During the first meeting, you’ll walk through the intake form, asking more questions and taking notes about your client’s unique needs. Next, you’ll discuss your client’s goals and what challenges may stand in their way. These challenges could be physical, emotional, or financial. For example, your client might feel self-conscious about exercising in front of others, so you’ll find a movement plan that’s easy to do at home. 

Once you’ve defined reasonable goals and understand any constraints, you’ll work together on a plan to achieve them. For instance, if the primary issue is stress and work-life balance, you might recommend a brief, daily meditation practice, followed by journaling. You could share a helpful meditation app, ask the client to document how often they meditate and bring the journal entries with them to the next meeting.

Client’s Follow-up Meetings

Most people work with a health and wellness coach for several months, so you’ll have periodic appointments to see if they’re making progress. Often, you’ll ask your client to complete “homework” between sessions to demonstrate progress towards the goals you’ve set together – or identify obstacles they hadn’t anticipated.

During these sessions, you’ll keep your client motivated by acknowledging that progress takes time and reminding them of the great work they’ve made in the right direction. As a wellness coach, you’ll build feelings of empowerment so they can carry on with their positive changes after you’re finished working together.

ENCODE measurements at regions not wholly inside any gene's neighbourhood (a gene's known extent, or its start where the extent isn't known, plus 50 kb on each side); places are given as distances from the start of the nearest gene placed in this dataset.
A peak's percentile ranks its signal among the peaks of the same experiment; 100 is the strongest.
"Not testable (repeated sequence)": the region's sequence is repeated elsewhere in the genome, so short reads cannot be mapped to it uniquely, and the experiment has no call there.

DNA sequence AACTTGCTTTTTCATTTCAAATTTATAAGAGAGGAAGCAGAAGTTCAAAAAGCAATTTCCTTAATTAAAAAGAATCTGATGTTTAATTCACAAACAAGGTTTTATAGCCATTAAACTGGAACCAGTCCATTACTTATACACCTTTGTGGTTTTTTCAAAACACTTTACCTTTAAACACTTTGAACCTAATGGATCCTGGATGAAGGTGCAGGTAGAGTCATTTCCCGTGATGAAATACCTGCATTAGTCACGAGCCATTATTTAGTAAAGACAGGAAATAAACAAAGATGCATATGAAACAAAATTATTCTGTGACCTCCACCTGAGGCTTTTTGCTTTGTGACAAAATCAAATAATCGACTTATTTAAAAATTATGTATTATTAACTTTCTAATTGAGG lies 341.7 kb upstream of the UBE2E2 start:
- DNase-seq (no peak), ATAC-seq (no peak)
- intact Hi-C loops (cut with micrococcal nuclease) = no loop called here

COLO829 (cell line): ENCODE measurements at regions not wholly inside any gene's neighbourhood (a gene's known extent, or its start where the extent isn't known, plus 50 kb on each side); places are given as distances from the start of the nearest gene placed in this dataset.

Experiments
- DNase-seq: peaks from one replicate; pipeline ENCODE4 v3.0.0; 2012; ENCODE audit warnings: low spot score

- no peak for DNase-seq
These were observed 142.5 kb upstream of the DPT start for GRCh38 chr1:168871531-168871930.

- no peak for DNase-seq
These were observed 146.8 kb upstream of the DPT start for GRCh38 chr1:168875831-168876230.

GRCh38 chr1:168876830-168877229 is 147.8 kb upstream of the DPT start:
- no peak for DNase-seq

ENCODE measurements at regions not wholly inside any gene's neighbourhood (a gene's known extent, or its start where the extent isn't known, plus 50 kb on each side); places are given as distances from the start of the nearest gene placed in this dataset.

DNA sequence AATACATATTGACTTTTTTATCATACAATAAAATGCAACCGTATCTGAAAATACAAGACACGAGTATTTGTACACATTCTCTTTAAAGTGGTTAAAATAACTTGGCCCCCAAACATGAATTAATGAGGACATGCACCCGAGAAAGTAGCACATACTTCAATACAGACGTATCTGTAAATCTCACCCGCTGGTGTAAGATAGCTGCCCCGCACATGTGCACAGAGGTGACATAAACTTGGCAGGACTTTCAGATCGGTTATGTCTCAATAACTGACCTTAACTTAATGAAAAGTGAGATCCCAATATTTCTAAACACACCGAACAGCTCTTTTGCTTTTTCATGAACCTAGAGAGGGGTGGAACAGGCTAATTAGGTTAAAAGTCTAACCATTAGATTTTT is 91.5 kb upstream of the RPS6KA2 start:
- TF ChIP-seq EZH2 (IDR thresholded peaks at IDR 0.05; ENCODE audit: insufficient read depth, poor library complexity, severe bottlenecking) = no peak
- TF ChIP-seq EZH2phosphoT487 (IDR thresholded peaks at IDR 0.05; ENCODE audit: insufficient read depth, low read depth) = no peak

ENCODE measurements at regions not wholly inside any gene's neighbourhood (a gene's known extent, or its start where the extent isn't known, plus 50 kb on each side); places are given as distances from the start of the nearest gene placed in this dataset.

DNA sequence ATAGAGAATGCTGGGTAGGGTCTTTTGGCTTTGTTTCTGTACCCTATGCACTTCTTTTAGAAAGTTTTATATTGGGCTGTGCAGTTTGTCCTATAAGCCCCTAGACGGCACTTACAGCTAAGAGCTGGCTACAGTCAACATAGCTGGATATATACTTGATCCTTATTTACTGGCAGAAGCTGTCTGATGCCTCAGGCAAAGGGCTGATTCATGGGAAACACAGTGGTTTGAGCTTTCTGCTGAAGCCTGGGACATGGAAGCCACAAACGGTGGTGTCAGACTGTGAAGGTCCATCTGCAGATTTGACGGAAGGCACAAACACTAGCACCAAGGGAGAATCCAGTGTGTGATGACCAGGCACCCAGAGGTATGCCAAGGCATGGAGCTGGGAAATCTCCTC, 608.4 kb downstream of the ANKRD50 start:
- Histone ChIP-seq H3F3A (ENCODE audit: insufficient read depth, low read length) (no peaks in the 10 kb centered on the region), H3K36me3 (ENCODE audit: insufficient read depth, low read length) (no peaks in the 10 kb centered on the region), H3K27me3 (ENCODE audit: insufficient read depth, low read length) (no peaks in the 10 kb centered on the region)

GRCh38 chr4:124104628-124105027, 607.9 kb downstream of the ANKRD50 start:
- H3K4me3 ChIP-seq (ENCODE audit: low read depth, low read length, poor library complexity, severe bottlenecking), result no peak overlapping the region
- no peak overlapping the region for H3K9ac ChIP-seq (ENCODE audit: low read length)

Where do Health and Wellness Coaches Work?

According to the Institute for Wellness Education, health and wellness coaches work in a variety of settings, both onsite and remote, such as:

  • Physicians’ offices and hospitals (improving patient health outcomes)
  • Health insurance plans (reducing healthcare costs by preventing lifestyle-related conditions)
  • Large employers (boosting employee productivity and job satisfaction)
  • Health clubs and gyms (expanding their range of services to clients)
  • Community organizations (focusing on community health concerns)
  • Alternative medicine practices (complementing services such as acupuncture or chiropractic)

 

In addition, there are many health and wellness coaches who have started their own businesses. With the right marketing skillset, coaches can develop a branded wellness offering, build a clientele, and have the flexibility to work on their own terms. And with apps like Skype and Facetime, it’s now possible to provide consultations far beyond just your own community, broadening the potential.

With apps like Skype and Facetime, it’s possible for health and wellness coaches to offer clients convenient sessions from home.

Who Should Consider Being a Health and Wellness Coach?

Now that you know more about health and wellness coaching, is it the right career for you? See if any of these statements resonate.

  • I enjoy working with people, it energizes me.
  • I’m constantly reading and learning about health, wellness, and fitness. 
  • It gives me great satisfaction to know that I helped someone.
  • I have a gift for putting people at ease.
  • I’m organized and always prepared.
  • I’m open-minded and a good listener.
  • I’m not afraid to gently push someone when they’re stuck.
  • I’m not easily discouraged.

 

If that sounds like you, becoming a health and wellness coach might be a perfect fit. 

When you’re ready to embark on your new career, consider an educational starting point that will give you a foundation in both traditional and alternative medicine. Everglades University has a Bachelor of Science degree in Alternative Medicine that fits the bill. To learn more, please contact our Admissions team. We’d be happy to discuss our program and how it can get you closer to becoming a health and wellness coach.